Sunday, August 1, 2010

Eddy-Bryant House

On the south-east side of Katrina Road (formerly Raven Street), upon a walled embankment beneath an enormous weeping tree stands the graceful Eddy-Bryant House, one of Middleborough's least known historic houses. Also known as the Ebenezer Eddy House, this two story Federal style dwelling generally has failed to receive notice in historical discussions of Eddyville.

The house is reputed to have evolved from a small one-story dwelling dating from the late 17th century, said to have been built immediately upon the return of the settlers from Plymouth following King Philip's War. This same tradition has been maintained concerning other Eddy houses, as well, but there seems to be no documentary evidence to sustain such an assertion relative to the Eddy-Bryant House.

The front main portion of the Eddy-Bryant House is unusual for its narrow depth. It is this portion of the house which was built in the first quarter of the nineteenth century by Captain Joshua Eddy for his son, Ebenezer (1783-1829). Wealthy Captain Eddy had generously offered to build a house for each one of his seven sons upon the family's lands at East Middleborough. Though two of the sons - Morton and John - declined their father's gracious offer, the other five availed themselves of the opportunity, including Ebenezer. The four houses built for Ebenezer's brothers were the Zachariah Eddy House (the Eddy Homestead at the Eddyville green), the Joshua and Nathaniel Eddy Houses (facing one another across Plympton Street), and the William S. Eddy House (on Plymouth Street opposite Savery's Pond at Waterville), all of which still stand. The Eddy-House thus forms an important component in the historic nexus of Eddy houses at Eddyville.

The site chosen for the Eddy-Bryant House was a knoll on the east side of Raven Street, which until the 1960s linked Eddyville with the Green. Though now dead-ended on two ends, the road was once a well-frequented byway running parallel with Raven Brook.

Sadly, Ebenezer Eddy did not long enjoy his fine house, for he died in 1829. Upon his death, the house passed to his eldest child, Lucius Junius Eddy (1808-64). During the early period of Lucius' ownership, the house remained intimately connected with the Eddy Homestead, whose
second owner, Charlotte (Eddy) Pratt, was a first cousin to both Lucius and his wife, Louisa (Pratt) Eddy, as well as the wife to Louisa's brother Francis Pratt. Later, following their removal to Fall River, Lucius and his family used the house strictly as a summer residence.

Lucius' eldest son Caleb Francis Eddy inherited the property following his father's death in 1864, but he seems never to have resided there, making his permanent home in Fall River and later at West Newton where he headed the grain and coal firm C. F. Eddy Company. At the time of his removal to Newton, he disposed of his Middleborough property, selling the house and forty acres of land to Isaac Bryant, Jr., of Middleborough, March 7, 1867.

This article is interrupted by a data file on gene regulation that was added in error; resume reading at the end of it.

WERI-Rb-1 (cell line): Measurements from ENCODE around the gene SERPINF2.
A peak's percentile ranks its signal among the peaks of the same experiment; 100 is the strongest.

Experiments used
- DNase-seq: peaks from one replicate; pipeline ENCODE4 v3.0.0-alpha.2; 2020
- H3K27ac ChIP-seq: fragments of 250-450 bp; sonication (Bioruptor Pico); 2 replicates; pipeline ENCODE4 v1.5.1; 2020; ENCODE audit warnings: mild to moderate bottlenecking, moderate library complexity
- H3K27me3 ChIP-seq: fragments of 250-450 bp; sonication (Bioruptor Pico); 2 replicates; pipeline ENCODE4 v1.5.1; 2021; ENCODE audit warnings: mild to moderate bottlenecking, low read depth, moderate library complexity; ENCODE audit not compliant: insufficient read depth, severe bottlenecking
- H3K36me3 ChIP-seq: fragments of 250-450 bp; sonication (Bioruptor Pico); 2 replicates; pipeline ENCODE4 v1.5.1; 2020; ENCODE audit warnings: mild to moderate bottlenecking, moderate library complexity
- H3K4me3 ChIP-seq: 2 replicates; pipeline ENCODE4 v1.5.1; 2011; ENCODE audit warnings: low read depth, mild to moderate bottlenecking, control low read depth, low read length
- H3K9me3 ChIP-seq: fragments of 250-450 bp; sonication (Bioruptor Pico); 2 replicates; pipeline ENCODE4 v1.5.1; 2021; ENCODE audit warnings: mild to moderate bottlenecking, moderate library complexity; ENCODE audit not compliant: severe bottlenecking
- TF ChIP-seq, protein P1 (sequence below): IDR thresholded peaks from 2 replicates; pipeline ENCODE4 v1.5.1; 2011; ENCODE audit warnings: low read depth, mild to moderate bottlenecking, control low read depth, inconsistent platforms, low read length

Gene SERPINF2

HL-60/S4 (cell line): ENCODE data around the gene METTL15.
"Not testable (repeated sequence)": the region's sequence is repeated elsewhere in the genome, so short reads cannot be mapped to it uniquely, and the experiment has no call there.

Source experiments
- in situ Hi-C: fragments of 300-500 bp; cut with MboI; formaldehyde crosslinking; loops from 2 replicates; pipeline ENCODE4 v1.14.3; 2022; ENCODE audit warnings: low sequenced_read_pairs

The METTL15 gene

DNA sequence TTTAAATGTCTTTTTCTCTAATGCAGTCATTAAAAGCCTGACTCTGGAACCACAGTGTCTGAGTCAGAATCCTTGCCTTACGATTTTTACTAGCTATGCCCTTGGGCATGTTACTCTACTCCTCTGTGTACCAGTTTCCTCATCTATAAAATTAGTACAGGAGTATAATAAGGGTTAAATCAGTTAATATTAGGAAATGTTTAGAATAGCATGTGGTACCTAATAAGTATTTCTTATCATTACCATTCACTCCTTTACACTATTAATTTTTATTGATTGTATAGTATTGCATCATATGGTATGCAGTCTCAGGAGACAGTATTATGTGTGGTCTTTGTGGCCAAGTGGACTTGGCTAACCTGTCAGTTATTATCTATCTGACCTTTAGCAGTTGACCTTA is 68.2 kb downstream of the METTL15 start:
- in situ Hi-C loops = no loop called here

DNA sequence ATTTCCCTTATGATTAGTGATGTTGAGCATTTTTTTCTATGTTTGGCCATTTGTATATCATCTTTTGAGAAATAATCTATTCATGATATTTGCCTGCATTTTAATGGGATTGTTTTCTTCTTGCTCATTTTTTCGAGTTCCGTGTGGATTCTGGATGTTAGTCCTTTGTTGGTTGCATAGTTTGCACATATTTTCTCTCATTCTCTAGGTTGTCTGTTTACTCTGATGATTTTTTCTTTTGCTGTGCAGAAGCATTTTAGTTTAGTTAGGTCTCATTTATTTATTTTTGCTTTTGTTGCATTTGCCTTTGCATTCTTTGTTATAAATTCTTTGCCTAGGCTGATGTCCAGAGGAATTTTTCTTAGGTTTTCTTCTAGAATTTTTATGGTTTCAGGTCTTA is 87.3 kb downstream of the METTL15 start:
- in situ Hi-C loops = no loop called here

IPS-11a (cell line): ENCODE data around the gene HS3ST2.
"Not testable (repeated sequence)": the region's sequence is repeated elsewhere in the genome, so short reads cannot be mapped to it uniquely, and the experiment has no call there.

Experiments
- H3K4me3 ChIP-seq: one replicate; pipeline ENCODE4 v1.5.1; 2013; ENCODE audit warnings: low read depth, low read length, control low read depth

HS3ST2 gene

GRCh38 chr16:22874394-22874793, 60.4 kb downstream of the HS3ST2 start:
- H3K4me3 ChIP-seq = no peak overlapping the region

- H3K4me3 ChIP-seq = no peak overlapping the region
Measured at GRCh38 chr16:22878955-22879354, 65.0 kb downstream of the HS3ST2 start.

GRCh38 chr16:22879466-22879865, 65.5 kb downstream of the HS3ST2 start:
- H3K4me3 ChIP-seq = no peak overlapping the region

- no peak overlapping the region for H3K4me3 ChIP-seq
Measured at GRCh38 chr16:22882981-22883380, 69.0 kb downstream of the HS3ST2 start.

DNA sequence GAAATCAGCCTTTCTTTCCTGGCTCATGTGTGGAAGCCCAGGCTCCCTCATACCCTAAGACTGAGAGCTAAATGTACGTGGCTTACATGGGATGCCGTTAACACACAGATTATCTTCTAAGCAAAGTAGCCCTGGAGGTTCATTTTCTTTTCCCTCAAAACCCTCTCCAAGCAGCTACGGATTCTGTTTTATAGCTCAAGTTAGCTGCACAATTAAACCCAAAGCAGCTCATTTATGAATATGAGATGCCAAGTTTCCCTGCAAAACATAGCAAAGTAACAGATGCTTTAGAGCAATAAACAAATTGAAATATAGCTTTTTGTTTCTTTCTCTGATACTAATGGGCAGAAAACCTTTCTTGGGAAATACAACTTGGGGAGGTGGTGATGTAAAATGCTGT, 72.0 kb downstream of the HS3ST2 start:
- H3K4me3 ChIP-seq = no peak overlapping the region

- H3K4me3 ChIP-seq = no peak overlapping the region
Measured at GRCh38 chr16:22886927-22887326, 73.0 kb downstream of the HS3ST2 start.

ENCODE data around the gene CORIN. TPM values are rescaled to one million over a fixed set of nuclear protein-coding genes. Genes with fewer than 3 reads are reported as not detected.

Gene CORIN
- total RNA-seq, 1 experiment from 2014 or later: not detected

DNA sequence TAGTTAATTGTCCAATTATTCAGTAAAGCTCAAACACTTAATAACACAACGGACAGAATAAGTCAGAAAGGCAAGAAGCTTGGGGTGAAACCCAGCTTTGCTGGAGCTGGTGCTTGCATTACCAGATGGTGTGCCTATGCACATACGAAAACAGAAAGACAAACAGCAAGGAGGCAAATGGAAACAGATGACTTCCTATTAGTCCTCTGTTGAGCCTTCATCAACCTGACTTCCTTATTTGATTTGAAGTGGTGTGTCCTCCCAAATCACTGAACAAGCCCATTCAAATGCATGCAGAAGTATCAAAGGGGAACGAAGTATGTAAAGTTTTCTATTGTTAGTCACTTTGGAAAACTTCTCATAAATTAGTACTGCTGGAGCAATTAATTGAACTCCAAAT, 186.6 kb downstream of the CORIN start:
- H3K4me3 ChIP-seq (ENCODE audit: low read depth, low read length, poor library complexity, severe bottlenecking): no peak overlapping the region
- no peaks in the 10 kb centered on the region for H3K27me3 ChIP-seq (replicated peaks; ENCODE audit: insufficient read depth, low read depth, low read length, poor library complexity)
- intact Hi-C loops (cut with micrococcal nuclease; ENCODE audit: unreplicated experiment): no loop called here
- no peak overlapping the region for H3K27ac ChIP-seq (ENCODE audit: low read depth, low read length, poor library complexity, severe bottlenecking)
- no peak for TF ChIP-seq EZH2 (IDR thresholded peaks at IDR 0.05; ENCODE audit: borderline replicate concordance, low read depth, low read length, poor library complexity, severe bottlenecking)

As with the Eddys, three generations of Bryants would own and occupy the house. The first, Isaac Bryant, Jr. (1829-94), coincidentally was born the same year the house's first owner died. Bryant was employed as a farmer, and later engaged in the manufacture of wooden packing boxes with Grover Bennett of Middleborough under the firm name Bryant & Bennett. This work was conducted near the Eddy-Bryant House at the old lumber mill located on Raven Brook between Plympton and Fuller Streets. Though this business lapsed in the mid-1880s, Bryant continued to deal in lumber until his death. The 1889 directory of Middleborough residents, for instance, lists Bryant as a farmer and “lumber manufacturer”.

Upon Isaac Bryant’s death, the Eddy-Bryant House passed to Bryant's eldest son, Walter T. Bryant (1858-1939) who, like his father, was engaged as a wood and lumber dealer, as well as a teamster and jobber for a number of years. For a short time, he, with his brother Horace L. Bryant (who himself was later postmaster for Eddyville), operated the lumber firm of Bryant Brothers. Bryant also farmed the Eddy-Bryant House property, raising vegetables on the land which adjoined Raven Brook. In Toys in the Sand, a delightful collection of childhood reminiscences of numerous Lakeville residents, Walter Bryant's grandson, Donald Erickson, has left some interesting memories of his Bryant grandparents and their Raven Street home.

Following the death of Walter Bryant, his own eldest son, Ernest F. Bryant (1881-1962) who was employed as a carpenter, owned and occupied the house. With his death, nearly 100 years of Bryant family ownership came to an end. The few owners since that time admirably have sought to maintain the house. Though the land behind the house has been developed as a cranberry bog, the vicinity retains its quiet charm and elegance, and the stately Eddy-Bryant House continues to preside over the dusty rural lane as it has for the past 150 years.

Eddy-Bryant House, 12 Katrina Road, Middleborough, MA, photographs by Michael J. Maddigan, 1995


Richard said...

The only house LESS well known is a house I disassembled and reconstructed (much like this Eddy house stylistically). It was the Martin Keith House. It was on Highland Street in Rock Village. It was, arguably, one of the finest period Federal houses in Plymouth County yet little-to-no information exists on it in Middleboro Archives. I have many photos of it now (both before and after). It was suberbly restored and resides now in Ipswich, Mass. It was originally cited exactly opposite a low Cape style house known as "Gunstock Farm" on Highland Street. It has one of the finest stairways I've seen.

celbornagain said...

Thank you so much for all the information. I lived there for almost 5 years when I was a little girl. From 1971 to 1976. I also went to the 'Little' Green school, and the Central Congregational Church.

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